My favorite sports guy, Bill Simmons, & his crew of pop culture / sports weirdos have a new podcast on The Ringer Network called THE HOTTEST TAKE, where they throw out some absurd statement, from “we need to reorder the alphabet” to “indoor volleyball should replace baseball in America’s Big Three of Sports.” They’re like 7 minutes long; they usually have moments that border on annoying / off-putting, but I think that is part of the point. I like that even. So, I got to thinking, why should the sportiest nerds in LA get to have all the fun? Here I’ll do my version, my done got hot takes that have been swirling in this blurry brain of mine for quite some time:
Novels are the worst “book” form of the literary genres.
This is not my most popular opinion, mostly reserved for literary company of the three-drinks-in variety, but somebody has gotta say it. It might sound anti-intellectual, but hear me out: they are too long, simply, they tell you when & where to start & end, they offer little good that movies do not. With the amount of information, entertainment, & let’s face it, pressure, in our limited time here on Earth, ain’t nobody got time for a twenty-two page description of an orchid or a character’s meandering thoughts on a meandering jaunt into the meandering countryside. I need the quick hit of a poem, the angled bite of an essay, the instructive narrative of a short (keyword!) story. I told my friend BM the other day that I do not like books anymore, as much as I read them, so maybe that is really my done got hot take--no more books, please. They just happen to be the most accepted & convenient delivery system of what I do like: words. Quality over quantity, a protester yells from the back. This isn’t some millennial bullshit either about shortened attention span or the disjunction between the novel form & electronic receptacles. No, for me, it is about urgency, captured in the verve of storytelling, the importance of language as a shared commodity, & the spark of joy in consuming a piece of artwork. There’s no orality in the novel these days, unless it is some contrived artifice. There is no socializing among the big-ass books; I can’t say, “here read this while I go to the bathroom” or even, “let’s discuss it next week” (again, too many words!). There can be no let-me-learn-about-this-life-or-that-leaf in between my dentist appointment & smoothies with my cousin, a full piece stuck into the puzzle of the self, if the literary mechanism is a gargantuan tomb.. If I had my way, it would be all loose leaf pieces of paper & xeroxed essays & stories told by the lady on the bus. Luckily for the methodical money-makers of the literary world, I don’t often get my way, which of course is a good thing.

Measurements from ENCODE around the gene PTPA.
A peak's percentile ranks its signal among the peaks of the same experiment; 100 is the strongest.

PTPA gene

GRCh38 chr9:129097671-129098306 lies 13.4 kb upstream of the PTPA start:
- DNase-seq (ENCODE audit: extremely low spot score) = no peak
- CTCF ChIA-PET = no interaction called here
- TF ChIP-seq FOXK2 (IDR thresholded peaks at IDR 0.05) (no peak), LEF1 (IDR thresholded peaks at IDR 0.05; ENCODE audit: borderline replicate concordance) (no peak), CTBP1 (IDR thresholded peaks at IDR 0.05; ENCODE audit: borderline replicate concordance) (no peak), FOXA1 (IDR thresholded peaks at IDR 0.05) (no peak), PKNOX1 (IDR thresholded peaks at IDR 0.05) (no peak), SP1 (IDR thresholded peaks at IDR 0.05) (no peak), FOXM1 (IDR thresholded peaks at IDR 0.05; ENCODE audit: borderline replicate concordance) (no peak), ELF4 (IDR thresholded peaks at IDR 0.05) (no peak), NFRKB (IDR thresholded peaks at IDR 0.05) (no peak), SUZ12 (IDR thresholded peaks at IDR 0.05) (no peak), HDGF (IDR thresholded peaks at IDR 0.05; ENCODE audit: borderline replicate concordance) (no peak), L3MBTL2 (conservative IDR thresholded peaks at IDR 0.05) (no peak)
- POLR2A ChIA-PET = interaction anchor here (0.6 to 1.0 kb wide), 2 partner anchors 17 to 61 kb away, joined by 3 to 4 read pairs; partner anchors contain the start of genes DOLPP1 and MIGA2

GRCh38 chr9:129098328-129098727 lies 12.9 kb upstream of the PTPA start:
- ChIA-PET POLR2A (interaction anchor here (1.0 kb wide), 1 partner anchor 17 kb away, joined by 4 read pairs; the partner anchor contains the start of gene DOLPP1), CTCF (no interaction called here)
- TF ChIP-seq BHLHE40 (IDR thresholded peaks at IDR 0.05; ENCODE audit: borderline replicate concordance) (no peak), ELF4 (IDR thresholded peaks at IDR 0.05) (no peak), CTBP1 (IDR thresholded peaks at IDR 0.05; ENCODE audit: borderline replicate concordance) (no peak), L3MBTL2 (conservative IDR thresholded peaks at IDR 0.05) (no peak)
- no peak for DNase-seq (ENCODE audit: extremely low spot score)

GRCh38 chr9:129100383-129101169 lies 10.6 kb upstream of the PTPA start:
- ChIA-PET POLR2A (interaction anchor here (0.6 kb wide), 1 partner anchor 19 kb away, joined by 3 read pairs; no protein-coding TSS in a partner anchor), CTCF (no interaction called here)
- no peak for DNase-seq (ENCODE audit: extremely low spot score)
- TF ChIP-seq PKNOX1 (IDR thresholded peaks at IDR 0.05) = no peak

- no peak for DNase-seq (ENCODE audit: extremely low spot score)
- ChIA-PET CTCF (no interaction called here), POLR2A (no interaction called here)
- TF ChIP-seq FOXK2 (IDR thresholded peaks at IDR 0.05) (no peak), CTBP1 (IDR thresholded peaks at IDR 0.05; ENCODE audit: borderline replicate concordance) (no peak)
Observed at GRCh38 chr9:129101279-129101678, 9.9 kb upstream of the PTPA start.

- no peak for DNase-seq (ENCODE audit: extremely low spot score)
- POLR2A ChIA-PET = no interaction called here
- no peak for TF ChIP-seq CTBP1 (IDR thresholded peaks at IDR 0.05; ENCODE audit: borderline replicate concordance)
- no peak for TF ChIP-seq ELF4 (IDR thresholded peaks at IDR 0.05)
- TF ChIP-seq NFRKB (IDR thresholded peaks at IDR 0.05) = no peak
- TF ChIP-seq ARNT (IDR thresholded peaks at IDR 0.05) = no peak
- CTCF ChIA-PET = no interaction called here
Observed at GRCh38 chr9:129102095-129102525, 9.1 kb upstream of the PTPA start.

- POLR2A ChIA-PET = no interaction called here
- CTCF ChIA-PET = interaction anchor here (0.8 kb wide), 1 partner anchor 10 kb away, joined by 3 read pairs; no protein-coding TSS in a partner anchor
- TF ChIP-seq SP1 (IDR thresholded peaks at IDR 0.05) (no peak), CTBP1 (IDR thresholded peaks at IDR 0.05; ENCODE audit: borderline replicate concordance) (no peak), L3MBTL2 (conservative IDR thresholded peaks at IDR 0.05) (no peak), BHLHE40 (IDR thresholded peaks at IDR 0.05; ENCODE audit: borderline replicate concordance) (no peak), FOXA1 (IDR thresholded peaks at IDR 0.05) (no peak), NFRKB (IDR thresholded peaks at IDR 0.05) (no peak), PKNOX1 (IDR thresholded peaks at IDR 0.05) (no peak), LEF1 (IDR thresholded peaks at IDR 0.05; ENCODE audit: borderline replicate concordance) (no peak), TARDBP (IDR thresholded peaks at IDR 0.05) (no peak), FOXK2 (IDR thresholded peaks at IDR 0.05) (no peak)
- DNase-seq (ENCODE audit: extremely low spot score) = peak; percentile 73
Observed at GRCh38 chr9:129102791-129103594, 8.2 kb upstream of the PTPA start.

P.S. I’m obviously pushing aside those works that push the length typicalities of their forms--the long poem, the novella, etc. I like those, just as I like ridiculously long novels like Infinite Jest, which gain all their “I’m a novel” lost-mojo from the absurdity & risk of the work itself.
P.P.S. I’m (83%) joking.